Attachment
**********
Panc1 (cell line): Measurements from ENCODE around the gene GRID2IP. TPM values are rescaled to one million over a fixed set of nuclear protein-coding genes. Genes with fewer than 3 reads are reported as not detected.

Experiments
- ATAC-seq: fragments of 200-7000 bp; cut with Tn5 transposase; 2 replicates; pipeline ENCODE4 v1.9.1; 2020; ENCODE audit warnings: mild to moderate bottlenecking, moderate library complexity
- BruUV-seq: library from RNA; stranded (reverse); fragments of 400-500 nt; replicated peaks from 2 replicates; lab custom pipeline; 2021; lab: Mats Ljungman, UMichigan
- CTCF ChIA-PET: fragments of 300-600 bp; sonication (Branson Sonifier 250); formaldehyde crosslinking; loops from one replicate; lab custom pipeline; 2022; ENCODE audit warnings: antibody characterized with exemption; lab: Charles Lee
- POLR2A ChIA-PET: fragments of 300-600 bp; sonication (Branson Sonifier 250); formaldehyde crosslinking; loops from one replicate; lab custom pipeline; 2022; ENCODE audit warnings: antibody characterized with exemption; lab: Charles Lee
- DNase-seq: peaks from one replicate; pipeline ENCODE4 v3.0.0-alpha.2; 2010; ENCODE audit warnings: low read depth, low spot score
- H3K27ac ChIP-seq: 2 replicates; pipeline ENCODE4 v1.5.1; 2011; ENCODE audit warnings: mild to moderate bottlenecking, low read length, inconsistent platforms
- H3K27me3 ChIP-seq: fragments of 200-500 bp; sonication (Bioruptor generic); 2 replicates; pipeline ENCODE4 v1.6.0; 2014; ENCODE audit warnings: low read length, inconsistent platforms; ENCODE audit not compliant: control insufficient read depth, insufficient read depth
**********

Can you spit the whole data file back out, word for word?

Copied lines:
Panc1 (cell line): Measurements from ENCODE around the gene GRID2IP. TPM values are rescaled to one million over a fixed set of nuclear protein-coding genes. Genes with fewer than 3 reads are reported as not detected.

Experiments
- ATAC-seq: fragments of 200-7000 bp; cut with Tn5 transposase; 2 replicates; pipeline ENCODE4 v1.9.1; 2020; ENCODE audit warnings: mild to moderate bottlenecking, moderate library complexity
- BruUV-seq: library from RNA; stranded (reverse); fragments of 400-500 nt; replicated peaks from 2 replicates; lab custom pipeline; 2021; lab: Mats Ljungman, UMichigan
- CTCF ChIA-PET: fragments of 300-600 bp; sonication (Branson Sonifier 250); formaldehyde crosslinking; loops from one replicate; lab custom pipeline; 2022; ENCODE audit warnings: antibody characterized with exemption; lab: Charles Lee
- POLR2A ChIA-PET: fragments of 300-600 bp; sonication (Branson Sonifier 250); formaldehyde crosslinking; loops from one replicate; lab custom pipeline; 2022; ENCODE audit warnings: antibody characterized with exemption; lab: Charles Lee
- DNase-seq: peaks from one replicate; pipeline ENCODE4 v3.0.0-alpha.2; 2010; ENCODE audit warnings: low read depth, low spot score
- H3K27ac ChIP-seq: 2 replicates; pipeline ENCODE4 v1.5.1; 2011; ENCODE audit warnings: mild to moderate bottlenecking, low read length, inconsistent platforms
- H3K27me3 ChIP-seq: fragments of 200-500 bp; sonication (Bioruptor generic); 2 replicates; pipeline ENCODE4 v1.6.0; 2014; ENCODE audit warnings: low read length, inconsistent platforms; ENCODE audit not compliant: control insufficient read depth, insufficient read depth